On our last day in Moria, we worked women’s day. This was held at another community center called Ephraim, that is in walking distance of Moria, and it was there our group spent the next four hours teaching and helping women make friendship bracelets. I have never made so much jewelry in my life. It was a great turnout, most being Afghan women. They also had a section where women could get their hair styled, and then another little “spa section” where they could get hand massages and their nails done. There were some other outreach teams there as well to help out. It was a great opportunity to get to talk with them one on one. This community center also hosts a tea time for women throughout the week as well as a men’s bible study. Bibles are illegal to bring inside the camp, but those who are searching have a place where truth can be found.
I also had the opportunity to attend church while on the island. It was such a beautiful experience to be able to worship with the saints of many tribes and nations. The gospel was presented in three different languages with translators there. There were even some Muslims from the camp with their families in attendance. It was an incredible thing to see.
This was the most physically demanding trip I’ve been on. It was also emotionally, mentally and even spiritually exhausting having to say no to so many basic human needs. Spending the majority of my service in the olive grove, we were often asked for things like more space, more tarps, fans, provision of electricity, shoes, etc. We can only give what the Greek government provided us, and the government does not care about these people; that was evident to us on our first day there. Much had to be surrendered to God, because much was not in our control. All we could do was sympathize with them and do our best work for them with the tools that were given to us. It was hard to say goodbye to Mr. Shebli... but we were able to get him a couple gifts and he was reminded that he was being prayed for.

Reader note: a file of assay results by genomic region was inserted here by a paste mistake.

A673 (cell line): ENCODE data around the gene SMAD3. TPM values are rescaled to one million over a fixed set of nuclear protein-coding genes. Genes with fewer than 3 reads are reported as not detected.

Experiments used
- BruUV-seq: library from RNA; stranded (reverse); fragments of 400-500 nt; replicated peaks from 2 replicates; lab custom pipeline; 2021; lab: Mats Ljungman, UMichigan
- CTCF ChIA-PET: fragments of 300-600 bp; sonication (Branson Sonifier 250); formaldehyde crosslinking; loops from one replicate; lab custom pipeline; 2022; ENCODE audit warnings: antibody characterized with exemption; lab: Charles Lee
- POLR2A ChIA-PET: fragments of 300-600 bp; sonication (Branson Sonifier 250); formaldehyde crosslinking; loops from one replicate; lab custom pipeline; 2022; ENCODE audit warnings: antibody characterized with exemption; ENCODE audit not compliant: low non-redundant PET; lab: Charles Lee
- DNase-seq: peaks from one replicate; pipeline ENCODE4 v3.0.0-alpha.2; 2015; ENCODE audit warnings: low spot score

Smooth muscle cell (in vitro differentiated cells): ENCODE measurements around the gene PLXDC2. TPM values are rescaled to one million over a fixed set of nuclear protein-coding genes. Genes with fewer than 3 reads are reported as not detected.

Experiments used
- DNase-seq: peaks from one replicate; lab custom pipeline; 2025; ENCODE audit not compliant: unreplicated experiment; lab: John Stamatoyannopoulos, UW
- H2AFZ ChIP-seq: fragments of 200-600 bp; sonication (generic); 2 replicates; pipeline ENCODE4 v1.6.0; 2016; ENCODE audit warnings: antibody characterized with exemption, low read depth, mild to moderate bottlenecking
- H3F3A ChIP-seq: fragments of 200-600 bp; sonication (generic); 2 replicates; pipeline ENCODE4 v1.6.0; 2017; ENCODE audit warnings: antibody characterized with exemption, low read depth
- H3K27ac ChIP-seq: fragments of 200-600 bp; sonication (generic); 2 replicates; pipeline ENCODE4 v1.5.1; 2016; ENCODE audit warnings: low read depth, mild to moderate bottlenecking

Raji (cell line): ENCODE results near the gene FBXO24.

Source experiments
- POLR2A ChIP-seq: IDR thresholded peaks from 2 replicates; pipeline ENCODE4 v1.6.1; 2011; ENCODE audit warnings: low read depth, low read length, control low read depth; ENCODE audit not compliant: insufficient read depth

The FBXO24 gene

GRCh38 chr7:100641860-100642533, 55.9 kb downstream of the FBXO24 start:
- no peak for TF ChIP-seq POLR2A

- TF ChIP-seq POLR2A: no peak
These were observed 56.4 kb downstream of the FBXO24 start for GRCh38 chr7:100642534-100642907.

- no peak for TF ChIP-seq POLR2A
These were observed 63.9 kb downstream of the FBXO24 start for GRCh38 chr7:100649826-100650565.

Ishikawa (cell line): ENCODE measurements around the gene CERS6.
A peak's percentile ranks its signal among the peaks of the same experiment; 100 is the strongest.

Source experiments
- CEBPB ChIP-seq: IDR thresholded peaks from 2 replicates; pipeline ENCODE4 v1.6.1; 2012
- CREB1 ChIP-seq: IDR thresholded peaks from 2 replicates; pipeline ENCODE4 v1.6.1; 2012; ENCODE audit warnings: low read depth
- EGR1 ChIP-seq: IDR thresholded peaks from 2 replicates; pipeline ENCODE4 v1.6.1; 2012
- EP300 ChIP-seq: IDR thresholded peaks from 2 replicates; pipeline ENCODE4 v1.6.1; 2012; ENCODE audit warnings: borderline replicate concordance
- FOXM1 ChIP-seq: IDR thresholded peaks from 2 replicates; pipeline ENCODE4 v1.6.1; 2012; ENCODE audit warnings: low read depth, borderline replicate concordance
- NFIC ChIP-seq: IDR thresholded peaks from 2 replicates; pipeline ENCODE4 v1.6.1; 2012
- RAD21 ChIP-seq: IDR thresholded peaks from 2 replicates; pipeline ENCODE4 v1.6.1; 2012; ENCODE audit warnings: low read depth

God has put much on my heart for the trafficked and refugees of this camp. He has put desires of ways as a church we can help them, and I look forward to sharing them with you all in time. I am sitting in my room writing this to you all... at Moria, four families would be “living” in this size of space. God has been so gracious in giving me so much; my heart is so thankful to have what He has blessed me with. We let little inconveniences in our lives become such big matters, and we truly don’t know how gracious our God is to give us shelter, clean water, proper plumbing, electricity, fresh clothes to wear everyday of the week, three meals a day, an opportunity to have a job... until you see so many without it. We are not entitled to these things, these are gifts from God... gifts that most of the world doesn’t have, and I pray that in the times to come, hearts will be opened to share these gifts to fellow image bearers.
I cannot put into words how grateful I am for your involvement in my life. These mission trips cannot be done without you. I have never felt alone on these outreaches, and am so thankful to be part of a family that loves Jesus, and wants to share that love with me and others. THANK YOU.
In His Love,
“There is not a square inch in the whole domain of our human existence over which Christ, who is Sovereign over all, does not cry, Mine!” -Abraham Kuyper